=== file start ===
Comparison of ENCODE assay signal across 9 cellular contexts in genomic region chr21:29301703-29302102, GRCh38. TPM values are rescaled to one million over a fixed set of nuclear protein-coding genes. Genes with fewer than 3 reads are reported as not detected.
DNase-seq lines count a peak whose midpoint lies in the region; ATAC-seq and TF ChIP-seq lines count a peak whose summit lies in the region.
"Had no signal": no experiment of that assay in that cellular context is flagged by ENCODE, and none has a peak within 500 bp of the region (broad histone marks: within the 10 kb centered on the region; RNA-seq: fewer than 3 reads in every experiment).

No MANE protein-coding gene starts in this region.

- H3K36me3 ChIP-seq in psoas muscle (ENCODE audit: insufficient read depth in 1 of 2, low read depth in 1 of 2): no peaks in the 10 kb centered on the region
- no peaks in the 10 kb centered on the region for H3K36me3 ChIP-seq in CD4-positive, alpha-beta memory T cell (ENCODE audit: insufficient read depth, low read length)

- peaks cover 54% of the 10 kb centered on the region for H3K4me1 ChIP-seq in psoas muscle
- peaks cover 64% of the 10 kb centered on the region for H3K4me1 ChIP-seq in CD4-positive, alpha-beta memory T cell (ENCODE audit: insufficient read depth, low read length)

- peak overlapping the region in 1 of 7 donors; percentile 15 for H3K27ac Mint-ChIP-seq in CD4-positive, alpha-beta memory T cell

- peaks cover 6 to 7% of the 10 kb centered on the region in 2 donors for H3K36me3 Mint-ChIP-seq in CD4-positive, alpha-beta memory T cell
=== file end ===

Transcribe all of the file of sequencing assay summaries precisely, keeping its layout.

Comparison of ENCODE assay signal across 9 cellular contexts in genomic region chr21:29301703-29302102, GRCh38. TPM values are rescaled to one million over a fixed set of nuclear protein-coding genes. Genes with fewer than 3 reads are reported as not detected.
DNase-seq lines count a peak whose midpoint lies in the region; ATAC-seq and TF ChIP-seq lines count a peak whose summit lies in the region.
"Had no signal": no experiment of that assay in that cellular context is flagged by ENCODE, and none has a peak within 500 bp of the region (broad histone marks: within the 10 kb centered on the region; RNA-seq: fewer than 3 reads in every experiment).

No MANE protein-coding gene starts in this region.

- H3K36me3 ChIP-seq in psoas muscle (ENCODE audit: insufficient read depth in 1 of 2, low read depth in 1 of 2): no peaks in the 10 kb centered on the region
- no peaks in the 10 kb centered on the region for H3K36me3 ChIP-seq in CD4-positive, alpha-beta memory T cell (ENCODE audit: insufficient read depth, low read length)

- peaks cover 54% of the 10 kb centered on the region for H3K4me1 ChIP-seq in psoas muscle
- peaks cover 64% of the 10 kb centered on the region for H3K4me1 ChIP-seq in CD4-positive, alpha-beta memory T cell (ENCODE audit: insufficient read depth, low read length)

- peak overlapping the region in 1 of 7 donors; percentile 15 for H3K27ac Mint-ChIP-seq in CD4-positive, alpha-beta memory T cell

- peaks cover 6 to 7% of the 10 kb centered on the region in 2 donors for H3K36me3 Mint-ChIP-seq in CD4-positive, alpha-beta memory T cell